Peru, Public Health, and Purpose: Global Outreach Program Offers Valuable Experiences for Future Osteopathic Physicians

'I've saved lives and changed lives through the eyes of my students, and our partners,' said Gary Willyerd.
  • Gary Willyerd, D.O., FACOEP, FAODME
  • Associate Dean, Detroit Medical Center
  • College of Osteopathic Medicine

Gary Willyerd knows that diverse experiences lead to more skilled and adept physicians. He leads the Global Outreach Program for the College of Osteopathic Medicine (MSUCOM), recruiting students, physicians, and community partners who provide basic healthcare and education to people in Peru, Guatemala, Cuba, and other places in need.

The program is part of a comprehensive educational experience offered by MSUCOM. Willyerd leads the Detroit campus, and is responsible for educating future osteopathic physicians who will accept responsibility for bringing health and wellness to others.

Osteopathic physicians are trained to look at the whole person and apply a holistic approach to patient care. That includes learning about the patient's lifestyle and community.

Medical Education and Mission Trips to Guatemala

Traveling in a floating clinic on the Amazon River is part of the Peru mission trip experience for MSUCOM students and volunteers.

After graduating from MSUCOM in 1978, Willyerd accepted an internship and residency training at Pontiac Osteopathic Hospital (POH) in Pontiac, Michigan (called McLaren Oakland since 2008), where he became board certified in emergency medicine. Willyerd stayed at POH, applying his strong administrative skills to hospital administration and education. He served as the McLaren Oakland's director of medical education for 18 years. During that time, he organized and participated in 13 medical missions to Guatemala.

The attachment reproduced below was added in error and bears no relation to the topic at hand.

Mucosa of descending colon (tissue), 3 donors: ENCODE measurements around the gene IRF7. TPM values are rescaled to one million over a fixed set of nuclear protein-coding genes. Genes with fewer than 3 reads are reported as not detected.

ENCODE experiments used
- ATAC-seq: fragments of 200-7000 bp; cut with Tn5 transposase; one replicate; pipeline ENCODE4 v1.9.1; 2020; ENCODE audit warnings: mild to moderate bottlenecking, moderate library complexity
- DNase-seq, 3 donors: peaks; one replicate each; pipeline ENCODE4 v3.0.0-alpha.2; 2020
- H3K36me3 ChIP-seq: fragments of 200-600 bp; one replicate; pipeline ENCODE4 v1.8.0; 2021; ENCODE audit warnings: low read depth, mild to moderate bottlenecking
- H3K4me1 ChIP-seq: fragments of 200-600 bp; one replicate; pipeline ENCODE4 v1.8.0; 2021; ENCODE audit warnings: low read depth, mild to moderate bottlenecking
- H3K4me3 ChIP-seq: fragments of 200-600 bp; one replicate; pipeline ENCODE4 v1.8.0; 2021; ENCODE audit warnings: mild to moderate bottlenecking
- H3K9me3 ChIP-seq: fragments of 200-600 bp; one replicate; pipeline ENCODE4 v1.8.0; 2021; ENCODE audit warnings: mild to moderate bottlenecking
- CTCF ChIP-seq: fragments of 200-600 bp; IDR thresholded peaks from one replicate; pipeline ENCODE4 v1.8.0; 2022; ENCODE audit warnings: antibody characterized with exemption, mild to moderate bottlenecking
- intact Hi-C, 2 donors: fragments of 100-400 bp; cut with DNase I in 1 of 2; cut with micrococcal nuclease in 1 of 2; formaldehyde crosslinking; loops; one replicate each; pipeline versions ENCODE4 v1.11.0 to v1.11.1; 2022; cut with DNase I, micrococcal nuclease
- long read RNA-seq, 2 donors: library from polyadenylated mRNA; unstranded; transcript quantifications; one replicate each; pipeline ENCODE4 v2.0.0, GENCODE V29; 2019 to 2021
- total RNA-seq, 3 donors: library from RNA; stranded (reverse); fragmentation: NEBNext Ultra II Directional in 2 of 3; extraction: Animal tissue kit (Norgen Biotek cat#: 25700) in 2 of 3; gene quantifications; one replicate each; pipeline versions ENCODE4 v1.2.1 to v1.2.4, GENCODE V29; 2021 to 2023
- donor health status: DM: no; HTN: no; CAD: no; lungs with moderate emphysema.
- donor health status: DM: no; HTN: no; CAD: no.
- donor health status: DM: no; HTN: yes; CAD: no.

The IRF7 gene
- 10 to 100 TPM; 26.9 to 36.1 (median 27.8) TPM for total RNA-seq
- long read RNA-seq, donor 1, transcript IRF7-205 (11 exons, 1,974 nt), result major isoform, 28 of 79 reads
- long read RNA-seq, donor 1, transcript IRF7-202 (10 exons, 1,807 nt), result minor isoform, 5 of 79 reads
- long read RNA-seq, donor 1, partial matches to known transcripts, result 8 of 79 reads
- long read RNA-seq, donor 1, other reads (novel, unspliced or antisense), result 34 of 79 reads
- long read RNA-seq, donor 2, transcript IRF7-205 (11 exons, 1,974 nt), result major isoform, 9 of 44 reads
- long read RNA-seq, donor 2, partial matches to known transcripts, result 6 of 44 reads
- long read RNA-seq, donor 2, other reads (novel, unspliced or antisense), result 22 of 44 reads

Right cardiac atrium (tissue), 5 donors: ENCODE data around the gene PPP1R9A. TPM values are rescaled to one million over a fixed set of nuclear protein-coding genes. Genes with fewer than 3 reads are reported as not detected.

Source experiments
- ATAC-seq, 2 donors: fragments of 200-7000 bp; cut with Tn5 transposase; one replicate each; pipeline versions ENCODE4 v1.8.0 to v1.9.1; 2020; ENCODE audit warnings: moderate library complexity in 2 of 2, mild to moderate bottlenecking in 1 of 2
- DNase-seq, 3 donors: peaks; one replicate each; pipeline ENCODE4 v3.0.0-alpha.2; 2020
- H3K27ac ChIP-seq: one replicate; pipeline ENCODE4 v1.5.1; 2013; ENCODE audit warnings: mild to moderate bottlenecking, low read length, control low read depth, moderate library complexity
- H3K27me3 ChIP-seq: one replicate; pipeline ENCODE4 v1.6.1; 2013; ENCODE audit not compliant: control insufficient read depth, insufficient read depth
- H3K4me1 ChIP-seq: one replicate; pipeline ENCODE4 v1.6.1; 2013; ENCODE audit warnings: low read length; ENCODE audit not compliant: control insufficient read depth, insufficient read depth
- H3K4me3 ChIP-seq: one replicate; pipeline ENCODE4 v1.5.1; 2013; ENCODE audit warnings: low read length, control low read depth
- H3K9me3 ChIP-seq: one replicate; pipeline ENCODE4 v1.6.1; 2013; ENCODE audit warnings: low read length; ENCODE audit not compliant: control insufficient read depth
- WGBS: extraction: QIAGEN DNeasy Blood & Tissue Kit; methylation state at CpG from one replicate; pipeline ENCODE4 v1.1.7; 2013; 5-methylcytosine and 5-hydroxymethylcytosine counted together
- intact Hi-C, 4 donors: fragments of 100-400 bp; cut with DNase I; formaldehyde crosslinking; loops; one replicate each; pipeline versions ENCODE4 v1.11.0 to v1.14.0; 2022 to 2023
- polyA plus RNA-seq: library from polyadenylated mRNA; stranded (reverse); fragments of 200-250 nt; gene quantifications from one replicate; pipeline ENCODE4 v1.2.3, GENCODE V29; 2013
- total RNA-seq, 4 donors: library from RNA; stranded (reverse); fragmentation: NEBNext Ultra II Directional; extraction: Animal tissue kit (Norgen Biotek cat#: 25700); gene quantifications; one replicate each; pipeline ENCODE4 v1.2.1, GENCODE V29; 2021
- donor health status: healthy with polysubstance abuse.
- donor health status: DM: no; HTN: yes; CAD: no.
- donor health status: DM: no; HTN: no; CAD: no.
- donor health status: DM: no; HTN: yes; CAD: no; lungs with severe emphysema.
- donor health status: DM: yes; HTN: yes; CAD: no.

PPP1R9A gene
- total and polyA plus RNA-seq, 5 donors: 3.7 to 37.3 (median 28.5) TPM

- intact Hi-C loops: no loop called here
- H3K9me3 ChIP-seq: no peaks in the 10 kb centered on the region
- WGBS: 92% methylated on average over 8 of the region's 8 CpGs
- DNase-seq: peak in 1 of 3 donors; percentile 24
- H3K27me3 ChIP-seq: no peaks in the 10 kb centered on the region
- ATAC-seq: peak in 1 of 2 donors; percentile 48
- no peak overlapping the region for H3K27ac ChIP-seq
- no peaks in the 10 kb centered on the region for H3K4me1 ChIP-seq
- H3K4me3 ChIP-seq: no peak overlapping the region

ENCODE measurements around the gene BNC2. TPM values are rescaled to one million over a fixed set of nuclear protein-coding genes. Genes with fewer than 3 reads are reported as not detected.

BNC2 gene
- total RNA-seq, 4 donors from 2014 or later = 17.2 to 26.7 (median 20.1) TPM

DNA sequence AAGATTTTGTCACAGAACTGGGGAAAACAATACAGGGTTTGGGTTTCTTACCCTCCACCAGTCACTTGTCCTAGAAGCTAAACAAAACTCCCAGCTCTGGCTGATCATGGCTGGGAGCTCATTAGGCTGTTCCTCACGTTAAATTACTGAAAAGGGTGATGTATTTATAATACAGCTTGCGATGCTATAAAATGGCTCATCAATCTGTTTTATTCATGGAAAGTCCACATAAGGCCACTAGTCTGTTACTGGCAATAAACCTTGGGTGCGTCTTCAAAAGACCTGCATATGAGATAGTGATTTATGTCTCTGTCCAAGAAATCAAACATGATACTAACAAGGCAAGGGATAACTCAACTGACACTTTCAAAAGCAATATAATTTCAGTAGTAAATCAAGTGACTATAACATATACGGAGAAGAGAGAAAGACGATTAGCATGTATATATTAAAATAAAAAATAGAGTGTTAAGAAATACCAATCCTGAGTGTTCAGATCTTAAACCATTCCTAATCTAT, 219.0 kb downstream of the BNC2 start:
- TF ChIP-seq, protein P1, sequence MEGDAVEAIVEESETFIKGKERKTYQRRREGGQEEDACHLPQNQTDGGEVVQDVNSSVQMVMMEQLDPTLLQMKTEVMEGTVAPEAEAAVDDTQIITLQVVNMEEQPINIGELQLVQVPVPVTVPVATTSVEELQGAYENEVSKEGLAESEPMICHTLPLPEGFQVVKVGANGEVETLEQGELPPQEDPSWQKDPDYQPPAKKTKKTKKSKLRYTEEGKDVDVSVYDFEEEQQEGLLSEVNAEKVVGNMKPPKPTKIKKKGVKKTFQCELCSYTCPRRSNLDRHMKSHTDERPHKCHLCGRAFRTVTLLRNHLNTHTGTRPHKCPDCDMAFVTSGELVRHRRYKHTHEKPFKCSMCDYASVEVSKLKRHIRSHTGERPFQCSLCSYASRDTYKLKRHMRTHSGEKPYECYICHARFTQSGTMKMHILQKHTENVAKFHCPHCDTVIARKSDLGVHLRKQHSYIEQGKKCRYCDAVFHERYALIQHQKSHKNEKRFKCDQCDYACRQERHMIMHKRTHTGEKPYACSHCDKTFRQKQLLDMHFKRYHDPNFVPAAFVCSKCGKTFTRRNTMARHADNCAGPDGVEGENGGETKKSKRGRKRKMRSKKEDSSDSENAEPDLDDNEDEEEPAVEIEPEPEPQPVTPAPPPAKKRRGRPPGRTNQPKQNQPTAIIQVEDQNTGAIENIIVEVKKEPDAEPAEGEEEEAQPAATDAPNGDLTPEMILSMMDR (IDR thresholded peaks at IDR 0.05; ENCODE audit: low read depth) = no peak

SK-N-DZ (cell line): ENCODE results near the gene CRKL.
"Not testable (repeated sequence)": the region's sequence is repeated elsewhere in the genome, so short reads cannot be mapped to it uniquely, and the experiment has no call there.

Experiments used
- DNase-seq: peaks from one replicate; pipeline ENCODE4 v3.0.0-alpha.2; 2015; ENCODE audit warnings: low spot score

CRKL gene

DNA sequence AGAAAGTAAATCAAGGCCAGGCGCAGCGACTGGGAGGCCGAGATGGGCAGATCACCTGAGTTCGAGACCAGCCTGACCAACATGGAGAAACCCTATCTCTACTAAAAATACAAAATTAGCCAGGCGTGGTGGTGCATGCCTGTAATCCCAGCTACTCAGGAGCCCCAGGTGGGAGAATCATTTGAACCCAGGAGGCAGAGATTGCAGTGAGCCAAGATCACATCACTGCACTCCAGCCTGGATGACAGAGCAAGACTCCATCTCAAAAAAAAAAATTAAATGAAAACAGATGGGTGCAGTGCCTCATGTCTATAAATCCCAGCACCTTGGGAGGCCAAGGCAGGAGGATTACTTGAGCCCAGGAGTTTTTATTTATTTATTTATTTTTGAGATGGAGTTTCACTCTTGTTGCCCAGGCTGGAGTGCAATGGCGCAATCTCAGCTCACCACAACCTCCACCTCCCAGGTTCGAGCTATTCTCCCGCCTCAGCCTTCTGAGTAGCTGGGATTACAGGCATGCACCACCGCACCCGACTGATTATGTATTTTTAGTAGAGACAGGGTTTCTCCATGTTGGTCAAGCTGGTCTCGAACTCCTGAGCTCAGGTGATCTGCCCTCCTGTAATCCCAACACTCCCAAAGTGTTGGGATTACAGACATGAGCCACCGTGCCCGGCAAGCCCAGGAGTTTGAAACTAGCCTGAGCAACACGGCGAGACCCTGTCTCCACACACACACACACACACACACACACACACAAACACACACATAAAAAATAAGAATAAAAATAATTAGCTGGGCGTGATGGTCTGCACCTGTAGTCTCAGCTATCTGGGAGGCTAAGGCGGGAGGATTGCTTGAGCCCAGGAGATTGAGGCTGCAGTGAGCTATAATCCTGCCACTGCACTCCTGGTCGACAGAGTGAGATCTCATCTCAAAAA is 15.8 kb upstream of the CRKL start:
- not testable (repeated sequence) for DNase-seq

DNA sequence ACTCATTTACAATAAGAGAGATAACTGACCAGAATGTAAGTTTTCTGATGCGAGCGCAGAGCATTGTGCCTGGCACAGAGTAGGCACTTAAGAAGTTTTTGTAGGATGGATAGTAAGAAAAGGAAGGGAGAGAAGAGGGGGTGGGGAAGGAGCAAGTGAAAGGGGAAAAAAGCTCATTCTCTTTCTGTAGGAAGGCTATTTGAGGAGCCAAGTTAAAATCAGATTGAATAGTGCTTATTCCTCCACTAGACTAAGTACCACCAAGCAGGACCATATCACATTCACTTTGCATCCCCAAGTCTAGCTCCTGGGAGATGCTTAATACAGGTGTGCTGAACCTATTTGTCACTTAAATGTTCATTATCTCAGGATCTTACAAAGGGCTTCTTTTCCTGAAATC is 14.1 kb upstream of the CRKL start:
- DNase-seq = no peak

Willyerd remained active with MSUCOM as an alumnus, as a faculty member, and as chair of the governing board for the MSUCOM statewide campus system.

Thirty years after graduation, he became the associate dean for the MSUCOM Detroit expansion site. The opening of the Detroit campus proved to be popular, attracting many students because of the convenient geographic location. "We also have quite a few applications by nontraditional students—those who may have families, or it may be their second or third career. Being a little bit of a nontraditional student myself, I enjoy working with these students," said Willyerd.

Growing a Peru Partnership

According to Willyerd, the ground work was already in place for the Peru mission trip when he accepted the associate dean position. "I took the job knowing that it would be one of my first assignments, even though I'd never been there before," he said. The first Peru cohort headed to Lima during Autumn 2009. The 11th trip took place at the beginning of the Fall 2018 semester.

Peru Outreach Program 2009-2018

By the Numbers

Patients Treated: More than 12,000

Dollar Value of Medications and Supplies Delivered: $1.2 Million

Medical Student Alumni: 243

Research Abstracts: 89

"Our primary mission is to provide basic healthcare to a population that gets little or none. It's primary care, but we try to include all aspects of care: dental, vision, obstetrics and gynecology, pediatrics, dermatology, podiatry, internal medicine, and others," said Willyerd. "And also, to give MSUCOM students hands-on experience under the supervision of licensed physicians."

The program partners with physicians who are trained and licensed in Peru. Willyerd and the MSUCOM team work with those Peruvian medical personnel to identify goals and areas of need.

"We have altered locations through the years based on our collaboration with our local partners. Identifying the greatest needs is a top priority," said Willyerd.

After spending four years in the Peruvian highlands, the Peru contacts suggested the MSUCOM contingent should consider traveling to the Peruvian Amazon because of the scarce resources there. They contacted the newly elected mayor and she expressed interest in a meeting.

"We were very surprised when we arrived to a warm welcome at the airport. There was a band greeting us, followed by dinner hosted by the mayor with speeches of gratitude, more music and mandatory dancing," Willyerd said.